Q. Can I also ask you, this course is very historic, and Hogan won here and everything; why do you like this course, and why do you play well here?
PHIL MICKELSON: I think growing up in southern California, I have a bit of an advantage putting on poa annua greens as a kid, and playing kikuyu grass as a kid; I think it helps knowing how the ball is going to react out of there. It is a very difficult grass. I think I gives me an advantage.
Riviera is just a great test and small greens and requires great ball-striking, and also requires a great short game, because you are going to miss a lot of greens. As small as they are and as rounded as the edges are on some places where balls will be propelled off the green, you have to chip it and putt it close. I think that's why I've also played well here.
Q. You hit 4-iron on 4?
PHIL MICKELSON: Yes.
Q. Is that a pin that you're aiming at and trying to make birdie, is that one of the few spots maybe on that green?
PHIL MICKELSON: Absolutely.
Q. You were?
PHIL MICKELSON: I don't know. I'll take par on 4 every day. (Laughter).
The pin happened to be where the ball will funnel, that back left spot, it will just funnel there, and I obviously got lucky to hit it a foot or two.
On that hole, I'm trying to hit the green and just have a putt at it. It's not as though I'm not thinking two. It's just that the likelihood isn't great. And I'm not trying to stack it like the ball ended up. It just happened to get close. I'm trying to just get it within 15, 30 feet and see if I can make a putt.
Q. What time did you leave home this morning, and will you be back to pick the kids up in time?
PHIL MICKELSON: (Looking at watch) yeah, I'll be back before they are out of school. I left at 5:30 this morning. Left the house at 5:00 and airport at 5:00. It's very easy, it's a half-hour commute, and we haven't had any problems.
Q. How long does it take you to get from Santa Monica airport to here?
PHIL MICKELSON: 12, 15 minutes maybe. Yeah, it's a very short drive.
Q. Wanted to see if you can go through the rest of your birdies really quick.
PHIL MICKELSON: Started on 10, we talked about 10. I birdied 13. I hit a driver just in the left rough there and an 8-iron to 20 feet and made the putt.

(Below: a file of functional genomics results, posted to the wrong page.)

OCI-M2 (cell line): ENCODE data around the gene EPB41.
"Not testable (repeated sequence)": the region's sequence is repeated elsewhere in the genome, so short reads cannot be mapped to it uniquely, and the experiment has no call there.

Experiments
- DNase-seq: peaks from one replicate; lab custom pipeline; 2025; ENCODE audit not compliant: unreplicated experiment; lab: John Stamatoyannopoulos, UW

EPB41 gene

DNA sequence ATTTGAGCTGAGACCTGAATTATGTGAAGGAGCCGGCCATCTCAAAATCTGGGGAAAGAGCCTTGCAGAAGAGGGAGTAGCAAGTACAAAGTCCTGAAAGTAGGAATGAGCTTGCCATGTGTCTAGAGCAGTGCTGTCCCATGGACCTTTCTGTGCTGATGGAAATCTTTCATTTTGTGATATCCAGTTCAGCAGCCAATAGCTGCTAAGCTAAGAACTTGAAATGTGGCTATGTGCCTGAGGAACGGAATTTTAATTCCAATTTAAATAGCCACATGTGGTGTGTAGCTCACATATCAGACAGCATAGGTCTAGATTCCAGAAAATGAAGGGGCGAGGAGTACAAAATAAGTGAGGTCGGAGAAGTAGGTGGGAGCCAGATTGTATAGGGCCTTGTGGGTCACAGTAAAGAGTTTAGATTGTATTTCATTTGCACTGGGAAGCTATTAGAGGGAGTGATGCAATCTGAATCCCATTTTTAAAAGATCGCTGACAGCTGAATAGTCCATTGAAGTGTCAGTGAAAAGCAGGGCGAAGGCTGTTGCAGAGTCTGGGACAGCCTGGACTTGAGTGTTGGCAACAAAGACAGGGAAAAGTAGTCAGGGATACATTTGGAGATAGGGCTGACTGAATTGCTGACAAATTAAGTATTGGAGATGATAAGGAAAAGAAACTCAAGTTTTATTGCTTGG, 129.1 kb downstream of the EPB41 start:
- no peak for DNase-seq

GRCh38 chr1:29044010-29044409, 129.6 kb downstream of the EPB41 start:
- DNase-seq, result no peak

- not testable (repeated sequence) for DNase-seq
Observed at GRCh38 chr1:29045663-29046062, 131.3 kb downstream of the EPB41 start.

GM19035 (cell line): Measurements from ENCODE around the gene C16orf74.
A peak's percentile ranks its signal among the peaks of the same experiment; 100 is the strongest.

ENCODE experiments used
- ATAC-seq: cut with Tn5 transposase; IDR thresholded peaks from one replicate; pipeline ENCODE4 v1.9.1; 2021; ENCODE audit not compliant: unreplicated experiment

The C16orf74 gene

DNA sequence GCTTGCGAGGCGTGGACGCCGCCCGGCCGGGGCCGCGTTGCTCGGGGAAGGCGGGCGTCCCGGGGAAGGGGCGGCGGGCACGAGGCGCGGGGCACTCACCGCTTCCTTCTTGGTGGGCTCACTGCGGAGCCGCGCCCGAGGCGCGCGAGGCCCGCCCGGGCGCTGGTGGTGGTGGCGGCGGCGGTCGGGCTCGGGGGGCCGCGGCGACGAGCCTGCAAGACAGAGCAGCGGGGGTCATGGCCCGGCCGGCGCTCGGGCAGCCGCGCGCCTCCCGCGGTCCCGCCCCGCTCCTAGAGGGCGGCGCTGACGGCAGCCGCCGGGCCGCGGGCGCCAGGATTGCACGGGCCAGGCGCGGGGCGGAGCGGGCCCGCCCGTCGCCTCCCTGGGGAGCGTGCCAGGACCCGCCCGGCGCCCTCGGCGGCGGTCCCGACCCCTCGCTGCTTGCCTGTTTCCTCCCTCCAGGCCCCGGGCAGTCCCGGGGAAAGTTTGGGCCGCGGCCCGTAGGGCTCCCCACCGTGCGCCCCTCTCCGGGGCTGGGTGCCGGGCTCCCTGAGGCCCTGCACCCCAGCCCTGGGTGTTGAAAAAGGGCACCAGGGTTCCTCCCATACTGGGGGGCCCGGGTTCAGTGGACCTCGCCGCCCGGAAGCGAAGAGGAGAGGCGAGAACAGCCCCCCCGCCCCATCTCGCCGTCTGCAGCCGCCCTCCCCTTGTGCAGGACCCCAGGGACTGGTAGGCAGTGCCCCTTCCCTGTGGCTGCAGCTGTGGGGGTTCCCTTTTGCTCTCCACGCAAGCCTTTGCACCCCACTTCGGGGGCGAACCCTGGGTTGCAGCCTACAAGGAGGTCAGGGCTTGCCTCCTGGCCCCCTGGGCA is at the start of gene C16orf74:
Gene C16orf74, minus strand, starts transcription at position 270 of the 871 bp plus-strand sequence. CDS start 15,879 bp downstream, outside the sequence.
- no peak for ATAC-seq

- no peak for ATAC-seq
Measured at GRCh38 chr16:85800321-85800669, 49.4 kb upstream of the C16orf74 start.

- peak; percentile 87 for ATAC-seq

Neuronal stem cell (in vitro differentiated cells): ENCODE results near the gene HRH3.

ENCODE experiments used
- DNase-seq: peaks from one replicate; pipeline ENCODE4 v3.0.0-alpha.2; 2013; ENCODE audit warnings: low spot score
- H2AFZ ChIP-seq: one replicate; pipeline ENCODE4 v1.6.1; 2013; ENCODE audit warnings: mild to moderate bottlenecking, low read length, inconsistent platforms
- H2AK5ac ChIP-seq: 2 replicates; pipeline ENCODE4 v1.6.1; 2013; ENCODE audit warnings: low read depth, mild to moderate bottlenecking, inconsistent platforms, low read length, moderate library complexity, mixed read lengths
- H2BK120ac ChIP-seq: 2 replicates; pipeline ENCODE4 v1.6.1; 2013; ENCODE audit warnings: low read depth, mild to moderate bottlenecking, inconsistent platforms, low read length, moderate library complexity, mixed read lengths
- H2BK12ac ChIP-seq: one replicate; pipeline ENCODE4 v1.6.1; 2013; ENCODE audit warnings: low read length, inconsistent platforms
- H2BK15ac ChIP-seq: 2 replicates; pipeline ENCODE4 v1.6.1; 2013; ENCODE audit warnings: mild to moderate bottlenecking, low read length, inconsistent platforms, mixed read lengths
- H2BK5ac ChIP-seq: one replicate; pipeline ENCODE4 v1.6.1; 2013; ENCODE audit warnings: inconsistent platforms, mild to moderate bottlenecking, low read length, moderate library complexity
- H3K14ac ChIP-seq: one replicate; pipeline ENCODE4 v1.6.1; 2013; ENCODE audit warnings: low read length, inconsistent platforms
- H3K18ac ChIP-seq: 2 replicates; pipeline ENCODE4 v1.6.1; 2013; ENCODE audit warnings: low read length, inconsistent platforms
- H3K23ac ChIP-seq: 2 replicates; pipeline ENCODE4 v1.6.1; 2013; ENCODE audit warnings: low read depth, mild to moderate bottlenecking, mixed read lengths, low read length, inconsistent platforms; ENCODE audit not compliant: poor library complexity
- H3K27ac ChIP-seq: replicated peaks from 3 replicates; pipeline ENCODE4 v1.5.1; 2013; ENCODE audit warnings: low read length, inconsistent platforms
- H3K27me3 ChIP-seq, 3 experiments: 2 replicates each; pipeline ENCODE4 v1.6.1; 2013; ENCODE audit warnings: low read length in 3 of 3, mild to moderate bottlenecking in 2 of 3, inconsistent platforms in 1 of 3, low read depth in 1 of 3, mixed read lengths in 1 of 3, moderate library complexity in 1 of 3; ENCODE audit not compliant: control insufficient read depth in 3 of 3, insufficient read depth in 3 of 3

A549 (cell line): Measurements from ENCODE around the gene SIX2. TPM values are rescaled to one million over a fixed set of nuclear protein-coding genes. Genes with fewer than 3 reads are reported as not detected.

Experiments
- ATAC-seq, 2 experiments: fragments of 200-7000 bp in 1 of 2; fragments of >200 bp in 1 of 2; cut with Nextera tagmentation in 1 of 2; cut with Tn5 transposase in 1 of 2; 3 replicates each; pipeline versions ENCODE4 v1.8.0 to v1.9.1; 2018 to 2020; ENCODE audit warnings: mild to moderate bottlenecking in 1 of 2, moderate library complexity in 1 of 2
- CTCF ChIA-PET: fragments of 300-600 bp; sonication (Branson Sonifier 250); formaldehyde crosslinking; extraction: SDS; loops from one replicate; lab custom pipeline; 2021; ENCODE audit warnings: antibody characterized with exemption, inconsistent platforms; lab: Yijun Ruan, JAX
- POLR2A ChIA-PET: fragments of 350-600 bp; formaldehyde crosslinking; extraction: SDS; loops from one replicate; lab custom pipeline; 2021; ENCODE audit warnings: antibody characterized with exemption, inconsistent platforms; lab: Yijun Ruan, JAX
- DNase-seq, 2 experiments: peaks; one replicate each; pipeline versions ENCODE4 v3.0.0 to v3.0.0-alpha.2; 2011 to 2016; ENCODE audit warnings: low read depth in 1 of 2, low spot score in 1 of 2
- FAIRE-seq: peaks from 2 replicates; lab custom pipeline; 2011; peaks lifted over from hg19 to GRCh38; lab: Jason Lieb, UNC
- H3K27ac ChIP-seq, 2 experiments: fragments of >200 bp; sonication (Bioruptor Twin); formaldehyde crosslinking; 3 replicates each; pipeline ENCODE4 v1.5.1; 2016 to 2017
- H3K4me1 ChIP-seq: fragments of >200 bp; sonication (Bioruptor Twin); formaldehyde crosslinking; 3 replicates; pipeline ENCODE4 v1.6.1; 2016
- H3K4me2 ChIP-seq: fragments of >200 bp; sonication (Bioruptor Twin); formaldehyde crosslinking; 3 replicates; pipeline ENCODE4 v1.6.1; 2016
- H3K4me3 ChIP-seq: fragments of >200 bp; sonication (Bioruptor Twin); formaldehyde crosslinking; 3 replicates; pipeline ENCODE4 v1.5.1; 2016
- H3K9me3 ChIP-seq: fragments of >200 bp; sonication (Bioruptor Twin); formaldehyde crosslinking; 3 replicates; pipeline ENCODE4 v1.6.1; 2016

On 16, I hit a 9-iron to eight feet and made the putt.
Then 17, I hit a good drive, couldn't quite get there, so I hit 3-iron as a lay up, had 60 yards. It spun back off the front edge and I chipped it in.
Q. How far off the green?
PHIL MICKELSON: It was a yard or two off the front edge, so it was a very short shot.
I birdied 1. I hit 3-wood off the tee, a 4-iron over the green, but I was on the fringe and I just putted down to a foot.
I birdied 3. I hit a good drive there. Only had 115 yards and hit a sand wedge to a foot or two and made that.
Then I hit that 4-iron on 4 to a foot or two.
Then I birdied 7. I hit 3-wood off the tee and a pitching wedge to five feet and made it.
Q. On 10, what wedge was that behind the green?
PHIL MICKELSON: That was the 60. It wasn't the 64. It was a 60.
Q. As well as you play on the West Coast Swing, was there some exasperation, some sense of urgency when you talked to Butch, when you talked to Pelz, about getting back better than you have so far?
PHIL MICKELSON: You know, not really. We've only played three events. It's early in the year. It's still the middle of the February. It's going to be a long year and the majors have not even started yet.
My feeling is I want to be on the right track heading into Augusta. I want to have some good tournaments heading into Augusta and I want to have some momentum. It's important that I get the direction down, whether it's chipping, which has been feeling very good, whether it's putting, whether it's driving the golf ball, iron play. All of those areas I want to have on the right track heading into Augusta.
So even though we are still two months out, that's kind of been on my mind.
Q. What are you doing in Florida?